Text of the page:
The Lannisters were sitting pretty in King's Landing and really had a good thing going, but eventually their cold-hearted and ruthless nature came back to bite them in the ass. Tywin got his just desserts for allowing Tyrion's execution, and was killed by him via crossbow on the toilet. Tywin's death and Tyrion's escape essentially took away the best things the Lannisters had going for them, and the kingdom floundered without both.
Another big death in this episode is Jojen Reed, who sacrificed himself in order to protect his sister and Bran. Without that, Bran may not have became the Three-Eyed Raven, and The Night King would've ran rampant through Westeros before anyone fully understood what was going on. Even if he wasn't technically Bran, the Three-Eyed Raven could've acknowledged that a bit more to Meera when she said goodbye several seasons later.
Season 5, Episode 10 - "Mother's Mercy"
Jon Snow was certainly one of the most prominent characters of Game of Thrones by the end of Season 5, and the conflict against the dead at Hardhome made it clear that his leadership would be necessary. So, in true Game of Thrones fashion, he was assassinated by his own brothers in the Night's Watch shortly after Hardhome. Admittedly, he was brought back in early Season 6, but he still died at the end of Season 5, and that death was incredibly impactful to the series moving forward.
Stannis didn't have a great run in Game of Thrones, but one has to respect his ability to survive Game of Thrones for as long as he did. Robert's brother finally met his end in the woods by Brienne, who executed him for his role in the assassination of Renly long ago. Oh yeah, Jon got stabbed to death as well, and while that was a big deal at the time, he's alive now so it's all good.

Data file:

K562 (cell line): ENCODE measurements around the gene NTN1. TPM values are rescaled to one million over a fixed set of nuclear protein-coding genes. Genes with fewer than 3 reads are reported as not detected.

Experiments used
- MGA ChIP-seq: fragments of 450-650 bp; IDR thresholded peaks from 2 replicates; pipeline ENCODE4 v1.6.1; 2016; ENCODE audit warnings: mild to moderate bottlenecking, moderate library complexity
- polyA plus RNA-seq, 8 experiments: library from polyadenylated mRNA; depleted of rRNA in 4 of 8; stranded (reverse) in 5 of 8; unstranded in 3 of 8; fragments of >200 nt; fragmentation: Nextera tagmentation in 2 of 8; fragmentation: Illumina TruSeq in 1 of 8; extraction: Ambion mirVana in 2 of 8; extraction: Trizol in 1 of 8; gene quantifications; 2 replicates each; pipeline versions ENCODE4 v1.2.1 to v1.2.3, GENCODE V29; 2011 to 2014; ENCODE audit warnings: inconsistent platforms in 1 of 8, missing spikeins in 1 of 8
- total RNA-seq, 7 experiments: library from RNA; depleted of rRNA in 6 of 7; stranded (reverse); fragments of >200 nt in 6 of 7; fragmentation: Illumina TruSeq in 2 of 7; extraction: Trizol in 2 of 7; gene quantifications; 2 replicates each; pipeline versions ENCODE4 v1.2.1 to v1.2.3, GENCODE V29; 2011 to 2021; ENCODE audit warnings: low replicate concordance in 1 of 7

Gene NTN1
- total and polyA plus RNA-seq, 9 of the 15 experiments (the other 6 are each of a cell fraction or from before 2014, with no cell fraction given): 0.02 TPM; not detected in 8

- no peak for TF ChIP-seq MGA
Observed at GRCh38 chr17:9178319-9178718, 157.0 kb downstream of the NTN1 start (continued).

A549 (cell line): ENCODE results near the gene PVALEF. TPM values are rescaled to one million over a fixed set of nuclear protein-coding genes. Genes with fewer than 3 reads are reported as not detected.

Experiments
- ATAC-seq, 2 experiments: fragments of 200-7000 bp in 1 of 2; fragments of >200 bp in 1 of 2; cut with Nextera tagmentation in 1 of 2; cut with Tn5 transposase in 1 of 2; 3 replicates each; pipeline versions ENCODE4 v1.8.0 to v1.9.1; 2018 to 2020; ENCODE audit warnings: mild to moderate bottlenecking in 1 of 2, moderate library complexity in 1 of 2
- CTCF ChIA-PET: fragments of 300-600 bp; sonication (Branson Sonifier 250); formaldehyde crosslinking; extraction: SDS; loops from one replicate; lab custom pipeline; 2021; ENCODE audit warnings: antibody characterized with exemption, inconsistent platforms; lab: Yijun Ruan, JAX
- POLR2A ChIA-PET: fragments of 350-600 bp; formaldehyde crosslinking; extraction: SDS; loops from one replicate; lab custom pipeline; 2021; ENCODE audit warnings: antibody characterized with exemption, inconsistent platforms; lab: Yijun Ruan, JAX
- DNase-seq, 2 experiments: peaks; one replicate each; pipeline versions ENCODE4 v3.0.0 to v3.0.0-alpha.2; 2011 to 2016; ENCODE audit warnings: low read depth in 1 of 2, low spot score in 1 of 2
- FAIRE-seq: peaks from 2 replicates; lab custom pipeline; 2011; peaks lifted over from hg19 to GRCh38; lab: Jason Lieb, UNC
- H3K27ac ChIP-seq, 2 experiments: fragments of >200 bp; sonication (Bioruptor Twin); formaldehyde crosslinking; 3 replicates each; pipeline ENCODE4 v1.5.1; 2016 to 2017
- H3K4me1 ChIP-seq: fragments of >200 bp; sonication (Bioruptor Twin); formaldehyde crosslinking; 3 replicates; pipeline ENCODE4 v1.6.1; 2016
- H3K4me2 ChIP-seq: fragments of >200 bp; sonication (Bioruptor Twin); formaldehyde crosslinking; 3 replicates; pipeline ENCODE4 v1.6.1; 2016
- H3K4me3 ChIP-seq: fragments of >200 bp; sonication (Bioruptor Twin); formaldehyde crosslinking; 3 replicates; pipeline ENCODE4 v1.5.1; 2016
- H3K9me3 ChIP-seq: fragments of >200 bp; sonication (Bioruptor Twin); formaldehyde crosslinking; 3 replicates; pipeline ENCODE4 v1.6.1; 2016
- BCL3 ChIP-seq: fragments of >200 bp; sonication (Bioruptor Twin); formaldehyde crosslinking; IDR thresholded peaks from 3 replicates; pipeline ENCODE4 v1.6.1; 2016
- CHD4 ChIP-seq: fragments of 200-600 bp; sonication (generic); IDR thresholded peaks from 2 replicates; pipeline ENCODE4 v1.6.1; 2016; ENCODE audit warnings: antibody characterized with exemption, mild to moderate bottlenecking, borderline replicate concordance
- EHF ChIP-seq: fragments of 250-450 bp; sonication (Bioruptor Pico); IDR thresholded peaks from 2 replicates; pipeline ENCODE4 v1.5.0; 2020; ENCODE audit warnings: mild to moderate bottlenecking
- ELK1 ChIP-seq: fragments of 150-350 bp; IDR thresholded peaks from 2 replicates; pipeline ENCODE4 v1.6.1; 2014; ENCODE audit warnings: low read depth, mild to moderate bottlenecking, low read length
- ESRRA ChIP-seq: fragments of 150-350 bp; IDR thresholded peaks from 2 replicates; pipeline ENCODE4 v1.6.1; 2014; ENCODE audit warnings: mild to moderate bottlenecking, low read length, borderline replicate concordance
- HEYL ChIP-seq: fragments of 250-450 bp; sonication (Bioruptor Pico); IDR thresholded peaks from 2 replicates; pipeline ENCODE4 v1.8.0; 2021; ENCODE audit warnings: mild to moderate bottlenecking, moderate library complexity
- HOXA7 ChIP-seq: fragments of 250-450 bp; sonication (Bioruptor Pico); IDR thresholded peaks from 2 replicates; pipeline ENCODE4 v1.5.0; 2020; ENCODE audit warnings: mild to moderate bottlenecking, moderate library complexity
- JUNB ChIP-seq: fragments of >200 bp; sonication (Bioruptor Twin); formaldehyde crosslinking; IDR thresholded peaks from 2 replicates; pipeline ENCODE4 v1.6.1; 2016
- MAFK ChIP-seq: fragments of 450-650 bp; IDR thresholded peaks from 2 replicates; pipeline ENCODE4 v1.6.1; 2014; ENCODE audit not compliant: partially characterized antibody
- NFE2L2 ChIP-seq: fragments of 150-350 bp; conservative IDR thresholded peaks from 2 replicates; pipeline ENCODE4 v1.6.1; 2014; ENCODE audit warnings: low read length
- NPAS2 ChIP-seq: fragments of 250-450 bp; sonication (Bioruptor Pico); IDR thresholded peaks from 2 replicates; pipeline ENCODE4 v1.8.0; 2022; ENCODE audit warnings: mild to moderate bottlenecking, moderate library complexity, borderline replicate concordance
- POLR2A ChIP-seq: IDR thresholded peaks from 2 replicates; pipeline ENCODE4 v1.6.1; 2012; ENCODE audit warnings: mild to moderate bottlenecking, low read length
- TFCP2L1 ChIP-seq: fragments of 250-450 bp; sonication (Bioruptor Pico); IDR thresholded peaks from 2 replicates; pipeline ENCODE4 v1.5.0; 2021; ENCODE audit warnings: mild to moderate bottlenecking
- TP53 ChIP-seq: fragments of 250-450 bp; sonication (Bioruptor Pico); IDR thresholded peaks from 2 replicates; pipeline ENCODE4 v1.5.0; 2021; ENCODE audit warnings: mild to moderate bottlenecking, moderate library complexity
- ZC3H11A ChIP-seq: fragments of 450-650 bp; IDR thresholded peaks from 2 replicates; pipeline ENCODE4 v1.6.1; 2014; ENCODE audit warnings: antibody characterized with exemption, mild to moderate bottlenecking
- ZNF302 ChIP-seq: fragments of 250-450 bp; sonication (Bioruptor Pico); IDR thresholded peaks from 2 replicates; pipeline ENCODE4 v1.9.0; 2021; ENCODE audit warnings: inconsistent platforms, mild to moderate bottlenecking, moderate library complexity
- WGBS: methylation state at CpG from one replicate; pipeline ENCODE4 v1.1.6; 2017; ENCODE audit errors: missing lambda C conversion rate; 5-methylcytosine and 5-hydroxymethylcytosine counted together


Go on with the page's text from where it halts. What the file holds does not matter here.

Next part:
This episode also featured the death of Ser Meryn Trant which, while not entirely game-changing in the overall plot, did showcase Arya's cunning and ruthlessness. It showed she's capable of taking on even the strongest of enemies, which may have been a slow foreshadow to her biggest assassination to date.
Season 6, Episode 9 - "Battle of the Bastards"
Ramsay Bolton's death was significant for sure, as it established Jon Snow's ability to lead and ensured his future as the King in the North. It also was a monumental moment for Sansa, who finally turned the tables on the torturous Ramsay, and in a change of character, became someone who made things happen as opposed to letting things happen to her.
There's also the death of young Rickon Stark, otherwise known as the most-expendable Stark in Westeros. His death wasn't entirely in vain, as it did piss Jon off and perhaps motivate him into defeating Ramsay just a bit more than before. Ultimately his death was about as meaningful as the scores of lives lost in the actual battle, which needs to be stated due to the sheer number that died.
Season 6, Episode 10 - "The Winds Of Winter"
This episode should be called "How Cersei Got Her Groove Back," as the Lannister monarch obliterated just about everyone in King's Landing that opposed her. The destruction of the Great Sept was an incredible power play that knocked out the High Sparrow problems, Tyrell problems, and part of her Lannister problem. Qyburn took out Grandmaester Pycelle, and everything was coming up Cersei. She did lose Tommen, but really, far more victories than losses for her here.